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Supporting the recruitment industry towards GDPR compliance

about 1 month ago by Neil Pickstone

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The recruitment sector is set to be one of the hardest-hit casualties of the forthcoming General Data Protection Regulation (GDPR), because of the large volumes of data it handles both at a transactional level and, more significantly, at the deeper level of engaging with candidate data.

Make no mistake, complying with the GDPR is no small undertaking - it will require all recruitment businesses to overhaul their current cyber-security and data protection practices. There’s a lot to get though and, unless you’re ready by 25 May 2018, one thing you’ll no longer be allowed to do is handle any candidate data for which you do not hold the individual’s active, purpose-specific and opted-in consent.  

A survey by data management firm Veritas has revealed that less than one third of organisations believe they are ready for the GDPR. Failure to comply with the new terms of the GDPR will incur steep penalties - either four percent of your global revenue or €20M, whichever is greater - far higher than the current maximum fines the Information Commissioner’s Office (ICO) can levy.

And the GDPR is not an easy read. Its 99 Articles and 173 Recitals can be somewhat overwhelming!

At Volcanic, we’re here to help. We realised early on that, while focusing on the compliance of our own platform and ensuring that we, as a vendor partner, are GDPR-ready, we have a responsibility towards all our customers to support their compliance too.


Your website may present a potential risk

As a provider of websites and job boards to the recruitment industry, we have not only committed to all our customers that our platform will be fully GDPR compliant, but also that we’ll support them in their own journey towards GDPR compliance. Your website is, after all, potentially one of the highest risk areas of your business because of the large volumes of data it handles.

We have conducted a full data protection impact assessment (DPIA) of our platform that follows the requirements set by the GDPR guidelines. As a result, we’ve taken our platform back to design and development to produce new compliancy modules that are built with the GDPR principle of Privacy by Design / Privacy by Default at the core.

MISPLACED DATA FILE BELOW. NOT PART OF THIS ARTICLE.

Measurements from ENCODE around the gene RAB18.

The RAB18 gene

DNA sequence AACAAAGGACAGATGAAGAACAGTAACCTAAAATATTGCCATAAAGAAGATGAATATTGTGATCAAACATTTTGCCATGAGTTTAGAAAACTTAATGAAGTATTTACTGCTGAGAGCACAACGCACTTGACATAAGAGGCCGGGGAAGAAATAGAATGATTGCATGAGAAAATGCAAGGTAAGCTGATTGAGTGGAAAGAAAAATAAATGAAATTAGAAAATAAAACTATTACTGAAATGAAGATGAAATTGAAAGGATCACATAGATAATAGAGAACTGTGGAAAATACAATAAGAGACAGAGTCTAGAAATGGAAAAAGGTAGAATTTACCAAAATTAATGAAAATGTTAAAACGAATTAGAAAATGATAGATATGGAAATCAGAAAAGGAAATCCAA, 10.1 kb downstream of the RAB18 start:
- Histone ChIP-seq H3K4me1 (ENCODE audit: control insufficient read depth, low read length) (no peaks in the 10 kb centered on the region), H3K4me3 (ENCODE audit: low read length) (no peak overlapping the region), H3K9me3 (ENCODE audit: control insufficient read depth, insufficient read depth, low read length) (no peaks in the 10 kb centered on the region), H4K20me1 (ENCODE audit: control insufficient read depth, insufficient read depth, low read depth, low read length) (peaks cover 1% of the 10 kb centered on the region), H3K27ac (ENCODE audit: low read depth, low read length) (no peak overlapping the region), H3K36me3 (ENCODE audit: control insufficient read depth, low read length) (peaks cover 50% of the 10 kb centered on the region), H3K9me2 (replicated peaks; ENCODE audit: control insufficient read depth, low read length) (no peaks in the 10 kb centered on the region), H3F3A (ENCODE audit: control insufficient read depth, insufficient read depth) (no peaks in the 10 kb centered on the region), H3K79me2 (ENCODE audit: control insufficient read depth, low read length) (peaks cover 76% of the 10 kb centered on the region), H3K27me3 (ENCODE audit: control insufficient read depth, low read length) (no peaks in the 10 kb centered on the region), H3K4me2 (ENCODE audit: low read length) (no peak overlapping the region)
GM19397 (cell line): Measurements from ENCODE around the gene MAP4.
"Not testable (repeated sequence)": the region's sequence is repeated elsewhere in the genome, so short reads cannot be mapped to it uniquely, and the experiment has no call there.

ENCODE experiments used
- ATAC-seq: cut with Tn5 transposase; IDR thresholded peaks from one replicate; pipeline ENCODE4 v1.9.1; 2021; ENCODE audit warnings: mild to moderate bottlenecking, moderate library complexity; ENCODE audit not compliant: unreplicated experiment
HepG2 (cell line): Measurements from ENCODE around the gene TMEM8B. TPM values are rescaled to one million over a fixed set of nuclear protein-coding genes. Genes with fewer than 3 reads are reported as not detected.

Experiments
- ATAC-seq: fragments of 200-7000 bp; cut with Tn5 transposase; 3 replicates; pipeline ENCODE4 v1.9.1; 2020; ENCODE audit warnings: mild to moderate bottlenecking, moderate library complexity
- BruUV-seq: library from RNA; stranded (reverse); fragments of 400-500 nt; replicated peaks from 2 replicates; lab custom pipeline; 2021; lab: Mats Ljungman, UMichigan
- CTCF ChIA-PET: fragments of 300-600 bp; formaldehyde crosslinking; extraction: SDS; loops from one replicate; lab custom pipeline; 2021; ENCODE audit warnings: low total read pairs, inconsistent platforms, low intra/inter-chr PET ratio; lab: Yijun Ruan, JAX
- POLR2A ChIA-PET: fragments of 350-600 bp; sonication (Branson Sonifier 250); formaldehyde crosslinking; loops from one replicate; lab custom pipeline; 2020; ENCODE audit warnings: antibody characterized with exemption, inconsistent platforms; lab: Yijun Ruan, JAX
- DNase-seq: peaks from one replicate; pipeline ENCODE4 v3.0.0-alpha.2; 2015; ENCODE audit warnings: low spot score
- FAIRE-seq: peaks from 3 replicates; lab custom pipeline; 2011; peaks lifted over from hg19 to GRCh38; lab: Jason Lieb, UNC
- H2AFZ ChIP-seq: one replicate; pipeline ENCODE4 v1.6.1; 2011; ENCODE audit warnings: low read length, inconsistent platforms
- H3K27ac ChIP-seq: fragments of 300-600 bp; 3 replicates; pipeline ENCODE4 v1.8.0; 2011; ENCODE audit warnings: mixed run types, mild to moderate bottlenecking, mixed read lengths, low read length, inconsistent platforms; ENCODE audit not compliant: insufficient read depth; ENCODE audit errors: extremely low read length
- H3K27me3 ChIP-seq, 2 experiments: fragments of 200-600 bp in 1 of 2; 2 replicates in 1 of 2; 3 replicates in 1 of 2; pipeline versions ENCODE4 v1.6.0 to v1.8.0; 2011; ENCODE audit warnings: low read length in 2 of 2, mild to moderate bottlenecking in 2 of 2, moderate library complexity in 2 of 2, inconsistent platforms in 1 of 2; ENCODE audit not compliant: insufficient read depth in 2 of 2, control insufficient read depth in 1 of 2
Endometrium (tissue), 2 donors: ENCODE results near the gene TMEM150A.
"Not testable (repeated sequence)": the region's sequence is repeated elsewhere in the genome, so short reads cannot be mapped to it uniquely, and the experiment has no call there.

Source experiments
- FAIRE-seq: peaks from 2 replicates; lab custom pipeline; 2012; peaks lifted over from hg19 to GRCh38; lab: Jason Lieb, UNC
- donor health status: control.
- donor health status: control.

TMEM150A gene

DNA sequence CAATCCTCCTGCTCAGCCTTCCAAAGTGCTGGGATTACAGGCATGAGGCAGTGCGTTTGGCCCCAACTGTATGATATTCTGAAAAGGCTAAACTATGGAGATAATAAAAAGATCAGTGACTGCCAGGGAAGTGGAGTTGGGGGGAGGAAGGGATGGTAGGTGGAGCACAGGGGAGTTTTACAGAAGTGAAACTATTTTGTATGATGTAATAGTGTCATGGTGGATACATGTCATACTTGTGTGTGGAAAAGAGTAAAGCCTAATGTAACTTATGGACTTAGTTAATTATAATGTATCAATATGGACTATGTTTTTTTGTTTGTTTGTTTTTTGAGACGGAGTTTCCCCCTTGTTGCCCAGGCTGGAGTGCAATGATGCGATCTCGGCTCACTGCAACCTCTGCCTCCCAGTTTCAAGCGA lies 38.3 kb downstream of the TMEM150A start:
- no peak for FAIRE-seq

Putting the candidate first            

Rather than introduce new complexities, we have quite simply gone back to our system’s roots to build in the requirement of privacy by design. We’ve developed a new self-service candidate dashboard that not only represents a huge time and cost saving in terms of your data management, record-keeping, tracking and accountability, but also significantly reduces the margin for error - and blame - by allowing candidates to manage their own data. Everything is captured and logged and can, critically, be traced back to its source and reported on.


So how does that help me as a recruitment agency?

Under the terms of the GDPR, an individual can at any time make a Subject Access Request (SAR) which means you must, by law, provide to them all the data and consent records you hold on them, having first checked that they are indeed that person and have the right to access that data - all within 72 hours of their request and in a format that they can use, AND then log that you have carried out their request.

Are you confident you can do all this? Because you’ll need to be able to long before 25 May 2018 - unless you’re prepared to delete all data for which you don’t hold its subject’s consent to process it.


What do I have to do if I get a subject access request?

An individual may request any of the following under eight principles set out within the GDPR. Take a deep breath. They have the right to be informed of the purpose for which you’re holding their data, to access their data, to change or delete their data under their ‘right to be forgotten’ (including tracking and requesting deletion of all data you may have sent out), to restrict processing of their data, to request you supply their data to a third party (in a format that they can use!) or to object to your processing their data. They can also object to being subject to automated decision making - which will likely have a huge impact on your marketing strategy if you use automated workflows, for example. You have no grounds for refusal of this type of objection.

And if the candidate believes their data has been used inappropriately they are perfectly entitled to report you to the ICO. We don’t recommend risking it!


What to do next? 

Download your free guide to GDPR for Recruitment Agencies that walks you through the 12 principles set out by the ICO and gives pragmatic advice on how to deal with them.

Volcanic is supporting the recruitment industry towards GDPR compliance ahead of the May 2018 deadline. Our market leading web platforms will be developed in full compliance with the GDPR principles of privacy by design, data subject consent, breach protocols and full audit tracking.    

Disclaimer: This blog sets out to share our general guidance on best practice in GDPR based on our extensive research and practical knowledge. It is not a legal document. We recommend that you seek expert legal advice before implementing your GDPR policy.